If the drinks of winter are a study in the “fine art of going to sleep,” then the drinks of spring are about gently waking up. Just as Mother Nature goes back to her business this season, so too must the Striving Man gird himself and get to work — there are buildings to build, cities to run, lengthening days yet to seize.
The cocktails we’ll be exploring this time are suited to the morning tippler, either by design or by dint of history. They’re perfectly respectable at any other time of day, but their charms are in sharpest relief when the tippler is in need of some relief of his own.
With one exception, you won’t find any of your standard brunch drinks here. Mimosas, Bloody Marys and the like seem almost garish in their festivity, ill-suited to the workaday responsibilities of necessary morning drinks.
In more reasonable and less suspicious times, a morning tipple was hardly worth mentioning, and was not considered indicative of low-life character. John Adams, for example, was widely known to imbibe a tankard of hard cider upon rising. The first mention of the Mint Julep, in 1803, describes “a dram of spirituous liquor that has mint in it, taken by Virginians in the morning.”
Journalist and café society chronicler Lucius Beebe paints an intimate portrait of ante-meridian drinking during the Gilded Age in The Stork Club Bar Book…
“Gentle folk often drank a brandy sling heavily laced with Stoughton’s Bitters, a notable cure-all of the times, before descending to breakfast. Hardier if less elegant souls had a slug of rock and rye while shaving and brushed their teeth in a light Moselle… During the ride downtown the pre-breakfast restorative, no matter how liberally applied, tended to die on the captains of finance and industry and a few of the less sensitive of that valiant generation paused at spas previously ascertained and charted near Canal Street before continuing to the shadow of Grace Church… One skirmish with the stock ticker, however, and a whiff of what Jay Gould was doing in the gold market usually set even the Morgan partners to reaching for their hats and telling the receptionist they were just going across the street to the Subtreasury for a few minutes. They invariably returned… eating a clove.”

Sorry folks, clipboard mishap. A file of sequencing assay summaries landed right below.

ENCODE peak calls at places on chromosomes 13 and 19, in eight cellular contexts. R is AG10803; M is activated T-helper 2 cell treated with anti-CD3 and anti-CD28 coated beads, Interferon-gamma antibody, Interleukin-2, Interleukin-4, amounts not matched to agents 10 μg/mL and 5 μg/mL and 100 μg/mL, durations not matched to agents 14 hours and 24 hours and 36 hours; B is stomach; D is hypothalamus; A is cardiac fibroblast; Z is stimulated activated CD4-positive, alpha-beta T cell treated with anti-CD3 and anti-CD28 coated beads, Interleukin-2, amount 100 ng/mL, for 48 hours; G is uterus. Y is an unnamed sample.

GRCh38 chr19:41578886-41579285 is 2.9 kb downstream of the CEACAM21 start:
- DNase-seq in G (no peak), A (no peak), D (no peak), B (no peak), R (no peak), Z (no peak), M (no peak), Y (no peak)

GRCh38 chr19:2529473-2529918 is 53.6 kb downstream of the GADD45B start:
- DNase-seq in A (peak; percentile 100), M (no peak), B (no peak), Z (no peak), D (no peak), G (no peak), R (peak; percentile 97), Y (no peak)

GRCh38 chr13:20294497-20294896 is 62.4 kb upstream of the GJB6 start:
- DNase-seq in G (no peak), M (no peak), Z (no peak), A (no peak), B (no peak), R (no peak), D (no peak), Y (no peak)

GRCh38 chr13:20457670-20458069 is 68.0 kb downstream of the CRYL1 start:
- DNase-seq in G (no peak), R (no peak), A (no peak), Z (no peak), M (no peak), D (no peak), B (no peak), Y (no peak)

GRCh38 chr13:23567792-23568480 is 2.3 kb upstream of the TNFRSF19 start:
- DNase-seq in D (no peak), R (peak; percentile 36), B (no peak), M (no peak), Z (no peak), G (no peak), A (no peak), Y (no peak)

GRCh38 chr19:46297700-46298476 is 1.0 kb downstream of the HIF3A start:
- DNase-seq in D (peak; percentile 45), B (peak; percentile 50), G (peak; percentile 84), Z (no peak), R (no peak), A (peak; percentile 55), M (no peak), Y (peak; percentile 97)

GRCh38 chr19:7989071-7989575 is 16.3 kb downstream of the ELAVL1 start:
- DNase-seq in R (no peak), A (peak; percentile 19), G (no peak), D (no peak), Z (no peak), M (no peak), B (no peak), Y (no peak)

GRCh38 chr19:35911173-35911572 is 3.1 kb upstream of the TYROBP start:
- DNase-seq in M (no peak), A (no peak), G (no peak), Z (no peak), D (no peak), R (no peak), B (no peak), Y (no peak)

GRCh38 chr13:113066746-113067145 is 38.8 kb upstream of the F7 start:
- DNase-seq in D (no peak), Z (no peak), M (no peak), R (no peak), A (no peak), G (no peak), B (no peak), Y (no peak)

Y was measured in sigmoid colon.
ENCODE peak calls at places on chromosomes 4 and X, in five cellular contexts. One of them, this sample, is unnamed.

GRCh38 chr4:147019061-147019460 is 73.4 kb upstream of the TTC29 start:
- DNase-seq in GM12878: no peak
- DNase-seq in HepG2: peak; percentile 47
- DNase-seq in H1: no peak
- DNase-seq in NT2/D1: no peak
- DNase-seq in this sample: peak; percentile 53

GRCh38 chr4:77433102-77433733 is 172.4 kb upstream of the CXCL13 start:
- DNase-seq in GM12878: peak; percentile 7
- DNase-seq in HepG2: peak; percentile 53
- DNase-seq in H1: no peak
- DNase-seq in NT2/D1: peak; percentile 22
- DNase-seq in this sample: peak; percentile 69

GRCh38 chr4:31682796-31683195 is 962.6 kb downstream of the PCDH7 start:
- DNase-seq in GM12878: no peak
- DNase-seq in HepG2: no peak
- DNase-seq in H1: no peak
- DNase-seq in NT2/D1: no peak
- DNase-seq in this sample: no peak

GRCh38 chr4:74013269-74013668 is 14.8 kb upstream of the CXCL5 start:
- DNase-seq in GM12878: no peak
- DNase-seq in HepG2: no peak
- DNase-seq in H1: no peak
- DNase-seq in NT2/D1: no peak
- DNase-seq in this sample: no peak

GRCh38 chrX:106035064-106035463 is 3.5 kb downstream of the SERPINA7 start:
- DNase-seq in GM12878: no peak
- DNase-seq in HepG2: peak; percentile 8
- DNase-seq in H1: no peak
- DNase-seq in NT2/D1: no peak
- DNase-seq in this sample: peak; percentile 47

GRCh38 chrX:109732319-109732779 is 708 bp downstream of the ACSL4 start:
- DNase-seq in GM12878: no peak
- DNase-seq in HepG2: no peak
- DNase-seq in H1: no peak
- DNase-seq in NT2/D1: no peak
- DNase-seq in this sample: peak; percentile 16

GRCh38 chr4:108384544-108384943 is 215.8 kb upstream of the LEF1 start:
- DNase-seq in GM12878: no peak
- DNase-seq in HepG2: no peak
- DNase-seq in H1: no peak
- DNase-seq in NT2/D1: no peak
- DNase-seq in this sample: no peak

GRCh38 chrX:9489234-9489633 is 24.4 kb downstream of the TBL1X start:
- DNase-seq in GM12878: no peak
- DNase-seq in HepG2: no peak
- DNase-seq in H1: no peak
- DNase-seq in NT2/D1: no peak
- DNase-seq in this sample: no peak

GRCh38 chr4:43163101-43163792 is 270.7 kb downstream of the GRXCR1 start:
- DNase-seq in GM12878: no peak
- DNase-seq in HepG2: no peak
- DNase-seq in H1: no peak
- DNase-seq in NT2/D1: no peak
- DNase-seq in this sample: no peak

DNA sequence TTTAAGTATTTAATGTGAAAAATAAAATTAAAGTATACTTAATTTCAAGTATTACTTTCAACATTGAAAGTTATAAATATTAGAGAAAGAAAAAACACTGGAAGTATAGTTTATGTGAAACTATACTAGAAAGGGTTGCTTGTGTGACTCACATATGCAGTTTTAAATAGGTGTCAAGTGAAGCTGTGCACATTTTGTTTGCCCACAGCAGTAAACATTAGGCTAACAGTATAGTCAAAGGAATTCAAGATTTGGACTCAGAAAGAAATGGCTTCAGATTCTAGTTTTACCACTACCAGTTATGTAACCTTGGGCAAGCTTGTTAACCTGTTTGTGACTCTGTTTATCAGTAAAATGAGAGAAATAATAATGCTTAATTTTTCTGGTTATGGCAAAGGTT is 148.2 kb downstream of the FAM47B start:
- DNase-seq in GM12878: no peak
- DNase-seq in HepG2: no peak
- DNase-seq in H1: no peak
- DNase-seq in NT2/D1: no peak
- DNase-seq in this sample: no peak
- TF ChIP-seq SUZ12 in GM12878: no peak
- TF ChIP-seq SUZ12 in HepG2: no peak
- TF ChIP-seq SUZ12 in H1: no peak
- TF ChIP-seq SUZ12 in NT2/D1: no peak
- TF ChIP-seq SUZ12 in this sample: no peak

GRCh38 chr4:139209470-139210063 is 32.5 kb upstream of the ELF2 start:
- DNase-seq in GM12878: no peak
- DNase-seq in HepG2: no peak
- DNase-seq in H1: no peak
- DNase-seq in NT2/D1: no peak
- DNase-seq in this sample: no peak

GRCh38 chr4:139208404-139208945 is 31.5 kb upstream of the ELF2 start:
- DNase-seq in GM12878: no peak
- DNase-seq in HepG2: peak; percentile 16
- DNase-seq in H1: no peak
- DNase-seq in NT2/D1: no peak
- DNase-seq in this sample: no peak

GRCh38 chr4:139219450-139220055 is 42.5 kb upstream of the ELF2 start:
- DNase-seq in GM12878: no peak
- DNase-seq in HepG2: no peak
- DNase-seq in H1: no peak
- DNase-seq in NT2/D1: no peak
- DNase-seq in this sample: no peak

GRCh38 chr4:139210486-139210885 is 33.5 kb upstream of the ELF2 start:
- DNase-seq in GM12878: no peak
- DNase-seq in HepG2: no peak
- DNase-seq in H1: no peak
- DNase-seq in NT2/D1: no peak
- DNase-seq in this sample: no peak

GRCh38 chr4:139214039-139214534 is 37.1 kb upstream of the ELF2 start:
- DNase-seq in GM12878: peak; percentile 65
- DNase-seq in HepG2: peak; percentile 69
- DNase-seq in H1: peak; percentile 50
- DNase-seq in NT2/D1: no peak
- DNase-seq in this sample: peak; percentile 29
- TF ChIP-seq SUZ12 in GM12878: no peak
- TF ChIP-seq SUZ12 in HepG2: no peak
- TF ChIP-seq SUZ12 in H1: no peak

The cocktail itself was born as a morning drink. The first documented use of the word in connection with a beverage occurs in a New Hampshire newspaper, the Farmer’s Cabinet, in April of 1803. In a humorous item purporting to be an entry from the diary of a budding slacker, our hero awakes feeling “queer” after a late night “Assembly.”
His morning coffee does little for him, but at 11:00: “Drank a glass of cocktail — excellent for the head… Went to the Col’s… drank a glass of wine, talked about Indians… Called at the Doct’s. [F]ound Burnham — he looked very wise — drank another glass of cocktail.”
What was in his “glass of cocktail”? We’d have to wait until 1806, when The Balance and Columbian Repository printed an editorial listing the liquor expenditures of a defeated candidate for alderman. In a follow-up letter, the editor offers this definition: “Cocktail is a stimulating liquor composed of spirits of any kind, sugar, water, and bitters — it is vulgarly called a bittered sling and is supposed to be an excellent electioneering portion, inasmuch as it renders the heart stout and bold at the same time that it fuddles the head. It is said also to be of great use to a Democratic candidate: because a person, having swallowed a glass of it, is ready to swallow anything else.”